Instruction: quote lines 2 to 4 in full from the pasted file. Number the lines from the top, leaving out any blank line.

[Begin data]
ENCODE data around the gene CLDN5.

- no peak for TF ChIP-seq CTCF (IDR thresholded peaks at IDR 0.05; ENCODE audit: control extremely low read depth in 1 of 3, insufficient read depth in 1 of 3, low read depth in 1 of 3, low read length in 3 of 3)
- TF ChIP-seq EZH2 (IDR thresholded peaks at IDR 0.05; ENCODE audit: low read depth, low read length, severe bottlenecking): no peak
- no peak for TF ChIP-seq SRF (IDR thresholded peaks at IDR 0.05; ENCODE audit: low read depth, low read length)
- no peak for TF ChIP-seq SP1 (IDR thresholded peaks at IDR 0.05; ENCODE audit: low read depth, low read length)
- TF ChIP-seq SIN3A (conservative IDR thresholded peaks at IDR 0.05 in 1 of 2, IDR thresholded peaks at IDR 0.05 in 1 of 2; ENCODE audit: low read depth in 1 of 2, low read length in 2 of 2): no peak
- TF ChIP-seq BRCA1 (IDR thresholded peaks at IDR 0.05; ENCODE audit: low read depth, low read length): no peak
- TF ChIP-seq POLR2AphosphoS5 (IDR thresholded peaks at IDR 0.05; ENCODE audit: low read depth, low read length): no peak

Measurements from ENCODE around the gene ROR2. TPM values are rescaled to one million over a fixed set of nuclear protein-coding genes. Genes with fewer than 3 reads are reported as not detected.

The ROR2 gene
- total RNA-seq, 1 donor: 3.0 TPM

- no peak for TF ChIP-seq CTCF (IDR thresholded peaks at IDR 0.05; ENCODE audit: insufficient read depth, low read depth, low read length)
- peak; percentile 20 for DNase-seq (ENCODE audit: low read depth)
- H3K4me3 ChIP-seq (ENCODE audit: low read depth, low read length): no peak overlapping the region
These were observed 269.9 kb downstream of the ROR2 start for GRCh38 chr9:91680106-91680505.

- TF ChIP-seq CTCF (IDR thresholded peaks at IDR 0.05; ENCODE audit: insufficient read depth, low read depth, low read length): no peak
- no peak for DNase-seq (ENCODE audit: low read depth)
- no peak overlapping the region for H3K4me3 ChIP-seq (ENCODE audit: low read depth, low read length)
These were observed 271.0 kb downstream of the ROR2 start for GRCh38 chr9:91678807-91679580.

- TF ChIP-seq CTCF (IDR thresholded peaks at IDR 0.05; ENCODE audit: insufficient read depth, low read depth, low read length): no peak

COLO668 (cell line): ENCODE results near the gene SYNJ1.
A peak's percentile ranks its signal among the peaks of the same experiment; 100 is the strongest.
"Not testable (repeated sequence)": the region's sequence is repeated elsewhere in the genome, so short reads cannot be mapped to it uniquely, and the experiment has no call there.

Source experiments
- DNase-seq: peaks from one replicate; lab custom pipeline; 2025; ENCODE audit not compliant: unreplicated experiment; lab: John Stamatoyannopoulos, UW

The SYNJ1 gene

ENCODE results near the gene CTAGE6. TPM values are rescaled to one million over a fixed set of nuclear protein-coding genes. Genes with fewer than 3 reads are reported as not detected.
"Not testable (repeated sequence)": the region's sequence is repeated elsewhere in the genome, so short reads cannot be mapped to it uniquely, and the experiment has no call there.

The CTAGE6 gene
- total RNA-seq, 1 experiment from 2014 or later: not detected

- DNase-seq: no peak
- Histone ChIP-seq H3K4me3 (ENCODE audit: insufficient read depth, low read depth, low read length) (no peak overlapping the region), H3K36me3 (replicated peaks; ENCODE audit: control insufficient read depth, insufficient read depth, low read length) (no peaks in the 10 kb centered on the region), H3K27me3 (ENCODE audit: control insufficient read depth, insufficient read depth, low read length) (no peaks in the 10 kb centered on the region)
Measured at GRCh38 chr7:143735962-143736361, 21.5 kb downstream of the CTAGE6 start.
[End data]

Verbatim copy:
- no peak for TF ChIP-seq CTCF (IDR thresholded peaks at IDR 0.05; ENCODE audit: control extremely low read depth in 1 of 3, insufficient read depth in 1 of 3, low read depth in 1 of 3, low read length in 3 of 3)
- TF ChIP-seq EZH2 (IDR thresholded peaks at IDR 0.05; ENCODE audit: low read depth, low read length, severe bottlenecking): no peak
- no peak for TF ChIP-seq SRF (IDR thresholded peaks at IDR 0.05; ENCODE audit: low read depth, low read length)